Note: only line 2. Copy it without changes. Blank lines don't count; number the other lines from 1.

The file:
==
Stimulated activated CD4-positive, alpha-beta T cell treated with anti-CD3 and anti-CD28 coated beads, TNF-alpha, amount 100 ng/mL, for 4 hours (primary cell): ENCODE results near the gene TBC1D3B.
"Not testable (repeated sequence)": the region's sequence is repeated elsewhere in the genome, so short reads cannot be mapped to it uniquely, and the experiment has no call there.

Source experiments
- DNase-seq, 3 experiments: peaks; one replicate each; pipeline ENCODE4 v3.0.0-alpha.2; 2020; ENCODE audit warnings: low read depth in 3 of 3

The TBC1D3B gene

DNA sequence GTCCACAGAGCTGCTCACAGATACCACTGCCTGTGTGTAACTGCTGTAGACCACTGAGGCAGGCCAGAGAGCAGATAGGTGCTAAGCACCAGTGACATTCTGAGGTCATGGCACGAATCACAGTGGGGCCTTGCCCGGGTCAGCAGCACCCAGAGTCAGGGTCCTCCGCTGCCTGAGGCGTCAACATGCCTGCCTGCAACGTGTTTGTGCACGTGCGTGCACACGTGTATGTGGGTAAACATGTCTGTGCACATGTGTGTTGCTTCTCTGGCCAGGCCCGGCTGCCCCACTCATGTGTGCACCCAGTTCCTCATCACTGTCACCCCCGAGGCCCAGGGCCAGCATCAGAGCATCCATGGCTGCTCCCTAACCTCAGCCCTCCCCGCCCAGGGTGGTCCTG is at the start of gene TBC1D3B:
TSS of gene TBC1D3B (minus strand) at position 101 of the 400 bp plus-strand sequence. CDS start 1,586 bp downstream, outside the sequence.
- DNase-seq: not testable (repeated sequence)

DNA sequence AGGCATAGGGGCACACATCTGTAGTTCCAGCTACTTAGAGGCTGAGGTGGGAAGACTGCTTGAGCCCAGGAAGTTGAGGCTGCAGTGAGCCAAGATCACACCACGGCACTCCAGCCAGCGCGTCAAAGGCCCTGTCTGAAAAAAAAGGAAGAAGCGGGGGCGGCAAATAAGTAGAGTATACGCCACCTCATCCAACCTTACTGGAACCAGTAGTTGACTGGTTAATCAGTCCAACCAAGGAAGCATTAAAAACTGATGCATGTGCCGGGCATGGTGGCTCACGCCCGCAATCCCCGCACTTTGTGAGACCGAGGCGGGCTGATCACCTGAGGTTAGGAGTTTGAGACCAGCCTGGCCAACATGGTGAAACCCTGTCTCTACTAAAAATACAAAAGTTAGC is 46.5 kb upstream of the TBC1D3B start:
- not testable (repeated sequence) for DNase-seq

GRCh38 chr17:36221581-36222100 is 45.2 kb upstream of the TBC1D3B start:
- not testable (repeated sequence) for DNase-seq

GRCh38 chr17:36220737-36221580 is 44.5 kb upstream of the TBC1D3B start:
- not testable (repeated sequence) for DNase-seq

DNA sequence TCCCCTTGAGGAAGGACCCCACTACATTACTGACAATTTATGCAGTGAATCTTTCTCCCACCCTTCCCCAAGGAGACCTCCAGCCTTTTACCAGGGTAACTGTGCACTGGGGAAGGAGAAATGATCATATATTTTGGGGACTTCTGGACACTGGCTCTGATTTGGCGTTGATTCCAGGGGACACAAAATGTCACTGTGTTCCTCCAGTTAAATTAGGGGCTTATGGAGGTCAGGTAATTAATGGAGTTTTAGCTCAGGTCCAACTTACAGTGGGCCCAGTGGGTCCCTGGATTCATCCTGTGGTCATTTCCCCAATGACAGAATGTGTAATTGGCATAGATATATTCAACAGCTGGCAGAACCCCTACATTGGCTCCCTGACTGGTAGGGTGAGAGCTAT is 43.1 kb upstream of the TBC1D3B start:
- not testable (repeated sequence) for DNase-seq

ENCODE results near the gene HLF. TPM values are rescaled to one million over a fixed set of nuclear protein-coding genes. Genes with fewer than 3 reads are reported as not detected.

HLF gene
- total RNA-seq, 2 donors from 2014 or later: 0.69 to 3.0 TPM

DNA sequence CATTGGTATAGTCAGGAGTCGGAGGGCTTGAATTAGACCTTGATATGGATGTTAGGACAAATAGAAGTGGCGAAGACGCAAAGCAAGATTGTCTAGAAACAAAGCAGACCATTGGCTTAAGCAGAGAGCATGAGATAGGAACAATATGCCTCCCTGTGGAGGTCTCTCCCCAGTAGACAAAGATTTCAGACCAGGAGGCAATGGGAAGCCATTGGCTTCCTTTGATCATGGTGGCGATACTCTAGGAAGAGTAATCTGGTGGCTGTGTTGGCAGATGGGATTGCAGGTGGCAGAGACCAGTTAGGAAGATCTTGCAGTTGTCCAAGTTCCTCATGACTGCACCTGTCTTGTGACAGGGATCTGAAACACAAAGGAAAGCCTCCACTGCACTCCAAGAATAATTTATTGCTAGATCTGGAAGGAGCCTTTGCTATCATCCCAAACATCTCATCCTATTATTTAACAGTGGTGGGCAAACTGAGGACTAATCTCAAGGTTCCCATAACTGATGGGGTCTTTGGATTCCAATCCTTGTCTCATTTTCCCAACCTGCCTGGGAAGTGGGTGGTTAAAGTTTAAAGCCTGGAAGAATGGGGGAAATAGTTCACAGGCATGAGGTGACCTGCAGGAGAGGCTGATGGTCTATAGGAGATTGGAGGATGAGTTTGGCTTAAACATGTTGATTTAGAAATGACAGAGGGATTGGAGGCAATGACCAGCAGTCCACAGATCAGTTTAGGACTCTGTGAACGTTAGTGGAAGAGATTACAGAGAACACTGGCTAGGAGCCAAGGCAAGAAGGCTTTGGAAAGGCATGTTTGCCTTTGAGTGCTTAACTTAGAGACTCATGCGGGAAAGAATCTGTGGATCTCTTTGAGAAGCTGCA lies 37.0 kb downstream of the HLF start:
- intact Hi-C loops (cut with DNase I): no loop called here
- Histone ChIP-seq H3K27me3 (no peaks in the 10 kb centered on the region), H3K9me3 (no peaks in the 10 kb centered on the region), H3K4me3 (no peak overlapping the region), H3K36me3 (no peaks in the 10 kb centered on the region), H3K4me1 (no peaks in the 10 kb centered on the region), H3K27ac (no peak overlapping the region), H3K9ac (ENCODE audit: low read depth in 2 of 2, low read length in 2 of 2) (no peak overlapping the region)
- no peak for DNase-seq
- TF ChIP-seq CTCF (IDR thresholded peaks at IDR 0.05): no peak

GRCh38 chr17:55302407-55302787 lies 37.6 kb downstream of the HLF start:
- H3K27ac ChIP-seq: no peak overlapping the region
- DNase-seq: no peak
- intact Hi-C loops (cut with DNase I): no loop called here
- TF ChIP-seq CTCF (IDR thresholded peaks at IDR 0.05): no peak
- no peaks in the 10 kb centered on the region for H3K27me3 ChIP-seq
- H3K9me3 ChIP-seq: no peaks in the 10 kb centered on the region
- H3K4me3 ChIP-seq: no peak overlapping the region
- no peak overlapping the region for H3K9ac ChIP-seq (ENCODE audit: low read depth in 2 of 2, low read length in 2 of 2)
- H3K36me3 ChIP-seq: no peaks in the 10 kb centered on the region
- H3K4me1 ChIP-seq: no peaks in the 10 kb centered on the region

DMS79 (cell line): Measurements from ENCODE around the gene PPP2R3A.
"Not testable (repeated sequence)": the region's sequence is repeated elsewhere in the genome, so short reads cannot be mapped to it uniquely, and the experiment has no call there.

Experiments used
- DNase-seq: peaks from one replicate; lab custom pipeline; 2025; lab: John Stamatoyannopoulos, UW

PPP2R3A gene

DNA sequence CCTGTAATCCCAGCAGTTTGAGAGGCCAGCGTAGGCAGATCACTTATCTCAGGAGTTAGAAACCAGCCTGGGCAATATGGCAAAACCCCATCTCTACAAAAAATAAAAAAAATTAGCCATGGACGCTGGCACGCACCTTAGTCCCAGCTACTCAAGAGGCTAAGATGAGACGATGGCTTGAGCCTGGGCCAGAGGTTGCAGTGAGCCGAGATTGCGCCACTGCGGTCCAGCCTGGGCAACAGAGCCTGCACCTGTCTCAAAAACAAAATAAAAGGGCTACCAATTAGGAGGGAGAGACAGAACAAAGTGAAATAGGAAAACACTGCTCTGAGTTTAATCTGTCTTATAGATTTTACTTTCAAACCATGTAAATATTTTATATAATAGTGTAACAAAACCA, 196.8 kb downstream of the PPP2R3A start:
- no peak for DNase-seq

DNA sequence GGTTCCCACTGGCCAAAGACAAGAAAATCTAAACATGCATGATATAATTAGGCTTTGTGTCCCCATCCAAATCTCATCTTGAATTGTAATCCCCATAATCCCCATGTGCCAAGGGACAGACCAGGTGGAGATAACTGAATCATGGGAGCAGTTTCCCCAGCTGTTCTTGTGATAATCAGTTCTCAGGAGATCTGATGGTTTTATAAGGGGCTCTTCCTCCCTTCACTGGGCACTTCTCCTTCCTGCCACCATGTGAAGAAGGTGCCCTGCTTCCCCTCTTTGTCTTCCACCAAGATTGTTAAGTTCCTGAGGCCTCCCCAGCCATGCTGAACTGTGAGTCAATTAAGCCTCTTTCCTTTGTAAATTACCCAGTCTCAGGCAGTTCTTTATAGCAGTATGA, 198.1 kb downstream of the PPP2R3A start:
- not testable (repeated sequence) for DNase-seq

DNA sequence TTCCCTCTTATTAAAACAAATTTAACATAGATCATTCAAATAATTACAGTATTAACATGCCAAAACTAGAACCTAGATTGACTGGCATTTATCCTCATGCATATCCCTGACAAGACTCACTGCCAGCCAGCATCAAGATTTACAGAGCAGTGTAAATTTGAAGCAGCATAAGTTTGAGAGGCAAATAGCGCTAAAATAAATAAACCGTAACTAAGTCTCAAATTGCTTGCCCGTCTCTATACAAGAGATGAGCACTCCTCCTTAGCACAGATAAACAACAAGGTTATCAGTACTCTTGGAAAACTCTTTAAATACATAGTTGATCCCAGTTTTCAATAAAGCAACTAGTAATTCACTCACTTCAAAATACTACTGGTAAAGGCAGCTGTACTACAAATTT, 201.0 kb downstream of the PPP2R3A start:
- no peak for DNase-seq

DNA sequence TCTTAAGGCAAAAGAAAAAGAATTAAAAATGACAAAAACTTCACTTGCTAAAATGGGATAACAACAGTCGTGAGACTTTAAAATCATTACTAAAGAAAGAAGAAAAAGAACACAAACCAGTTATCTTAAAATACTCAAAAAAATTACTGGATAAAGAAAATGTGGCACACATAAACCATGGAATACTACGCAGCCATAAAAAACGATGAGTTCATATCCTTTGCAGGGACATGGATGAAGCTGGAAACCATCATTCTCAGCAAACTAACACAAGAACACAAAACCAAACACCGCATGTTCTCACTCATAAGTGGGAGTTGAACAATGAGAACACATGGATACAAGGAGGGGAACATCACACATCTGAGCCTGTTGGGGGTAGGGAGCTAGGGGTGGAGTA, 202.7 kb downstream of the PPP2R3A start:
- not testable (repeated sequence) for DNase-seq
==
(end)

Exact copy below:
"Not testable (repeated sequence)": the region's sequence is repeated elsewhere in the genome, so short reads cannot be mapped to it uniquely, and the experiment has no call there.